Samuel Eliot Morison was born into a wealthy Boston family in 1887. He attended Harvard, and went on to teach there in the years following his graduation. During this period, he wrote several volumes on Massachusetts, including The Maritime History of Massachusetts, 1783-1860, which brought him considerable critical acclaim. Morison briefly taught at Oxford before returning to Harvard in 1925, producing The Oxford History of the United States and the two-volume Growth of the American Republic, as well as histories of New England, early Puritans, the colonies, and Harvard University.
In the early 1940s, concerned with what he would later call “armchair history,” Morison boarded a three-masted ship and retraced the routes of Christopher Columbus. “The great historians,” he wrote, “ are those who have not merely studied, but lived.” He therefore attempted to “live” the life of Columbus, eventually producing Admiral of the Open Sea, for which he won his first Pulitzer Prize.
Morison followed Admiral by approaching President Franklin D. Roosevelt with a proposal for a naval history of World War II. Over the course of three years, he worked on ten boats, observing the war first hand and eventually writing a fifteen-volume history of the combat, which was published over as many years. The work was praised for both its detail and its literary quality. Following this brief service, Morison retired from both the Navy and Harvard, writing several dozen additional books, which covered subjects such as Columbus, New England cities, and the colonies. His biography of the sailor John Paul Jones earned him a second Pulitzer Prize.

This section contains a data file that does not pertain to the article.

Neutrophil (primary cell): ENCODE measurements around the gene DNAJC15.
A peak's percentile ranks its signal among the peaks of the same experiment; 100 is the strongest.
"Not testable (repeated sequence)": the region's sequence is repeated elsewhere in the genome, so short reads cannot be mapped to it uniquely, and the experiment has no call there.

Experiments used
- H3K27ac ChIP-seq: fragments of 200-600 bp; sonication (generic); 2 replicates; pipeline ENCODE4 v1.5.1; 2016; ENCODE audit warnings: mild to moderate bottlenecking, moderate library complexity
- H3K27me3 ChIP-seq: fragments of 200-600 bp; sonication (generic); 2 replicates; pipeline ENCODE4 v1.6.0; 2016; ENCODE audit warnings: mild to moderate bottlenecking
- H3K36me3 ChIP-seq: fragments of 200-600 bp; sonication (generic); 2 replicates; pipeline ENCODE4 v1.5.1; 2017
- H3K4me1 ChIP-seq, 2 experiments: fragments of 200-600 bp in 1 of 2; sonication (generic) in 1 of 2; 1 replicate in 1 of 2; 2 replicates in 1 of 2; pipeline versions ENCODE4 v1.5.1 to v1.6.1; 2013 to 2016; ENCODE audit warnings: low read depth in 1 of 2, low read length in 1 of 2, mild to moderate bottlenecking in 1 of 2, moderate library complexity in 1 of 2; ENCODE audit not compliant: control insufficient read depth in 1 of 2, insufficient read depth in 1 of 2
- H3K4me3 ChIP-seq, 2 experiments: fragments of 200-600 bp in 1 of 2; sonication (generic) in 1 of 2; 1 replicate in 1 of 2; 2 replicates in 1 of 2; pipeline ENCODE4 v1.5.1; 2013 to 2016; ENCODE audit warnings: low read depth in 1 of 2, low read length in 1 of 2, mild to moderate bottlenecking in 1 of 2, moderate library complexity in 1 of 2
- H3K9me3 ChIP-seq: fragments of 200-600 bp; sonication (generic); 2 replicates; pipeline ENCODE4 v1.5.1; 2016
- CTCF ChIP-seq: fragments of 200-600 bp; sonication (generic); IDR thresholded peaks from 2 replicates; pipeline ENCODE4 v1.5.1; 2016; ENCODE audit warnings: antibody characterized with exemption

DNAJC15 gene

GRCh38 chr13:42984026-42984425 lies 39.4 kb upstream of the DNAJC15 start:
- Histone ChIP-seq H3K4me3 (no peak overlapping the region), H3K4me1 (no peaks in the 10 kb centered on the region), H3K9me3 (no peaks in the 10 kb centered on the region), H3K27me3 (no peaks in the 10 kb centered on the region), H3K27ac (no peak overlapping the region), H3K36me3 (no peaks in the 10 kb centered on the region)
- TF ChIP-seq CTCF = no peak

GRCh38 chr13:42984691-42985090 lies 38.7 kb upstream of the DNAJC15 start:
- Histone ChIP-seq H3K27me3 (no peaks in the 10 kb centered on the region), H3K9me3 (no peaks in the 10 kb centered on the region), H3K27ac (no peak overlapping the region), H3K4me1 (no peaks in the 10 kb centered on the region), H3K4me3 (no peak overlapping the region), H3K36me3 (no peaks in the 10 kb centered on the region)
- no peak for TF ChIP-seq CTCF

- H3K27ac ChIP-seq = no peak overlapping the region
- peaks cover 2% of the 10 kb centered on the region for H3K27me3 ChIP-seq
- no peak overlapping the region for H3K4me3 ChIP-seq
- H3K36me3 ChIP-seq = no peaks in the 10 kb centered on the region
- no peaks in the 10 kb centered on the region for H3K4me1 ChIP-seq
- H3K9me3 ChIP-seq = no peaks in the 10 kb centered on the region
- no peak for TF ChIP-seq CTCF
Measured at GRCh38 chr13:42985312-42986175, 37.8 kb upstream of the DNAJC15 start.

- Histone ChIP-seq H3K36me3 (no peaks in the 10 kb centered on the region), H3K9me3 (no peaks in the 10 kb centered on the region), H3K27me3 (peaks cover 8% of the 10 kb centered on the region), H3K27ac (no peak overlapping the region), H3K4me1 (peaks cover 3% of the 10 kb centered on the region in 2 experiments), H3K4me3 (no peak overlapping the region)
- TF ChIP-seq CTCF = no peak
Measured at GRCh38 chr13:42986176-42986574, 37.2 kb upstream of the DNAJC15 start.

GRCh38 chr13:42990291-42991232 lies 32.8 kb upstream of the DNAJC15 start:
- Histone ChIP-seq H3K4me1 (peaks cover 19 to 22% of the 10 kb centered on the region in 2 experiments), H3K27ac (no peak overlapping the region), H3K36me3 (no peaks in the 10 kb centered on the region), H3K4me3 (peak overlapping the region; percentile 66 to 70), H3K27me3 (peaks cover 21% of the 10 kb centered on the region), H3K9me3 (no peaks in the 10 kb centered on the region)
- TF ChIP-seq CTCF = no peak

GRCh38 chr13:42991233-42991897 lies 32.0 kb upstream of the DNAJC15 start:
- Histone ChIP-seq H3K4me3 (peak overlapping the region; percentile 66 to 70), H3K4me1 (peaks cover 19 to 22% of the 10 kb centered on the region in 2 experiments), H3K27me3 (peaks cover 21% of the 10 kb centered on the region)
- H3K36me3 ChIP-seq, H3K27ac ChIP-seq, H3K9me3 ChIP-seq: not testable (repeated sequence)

In addition to his historical and intellectual interests, he was concerned with the future of historical writing, authoring a pamphlet titled “History as a Literary Art: An Appeal to Young Historians.” He concludes that text,
“Finally, the historian should have frequent recourse to the book of life. The richer his personal experience, the wider his human contacts, the more likely he is to effect a living contact with his audience.”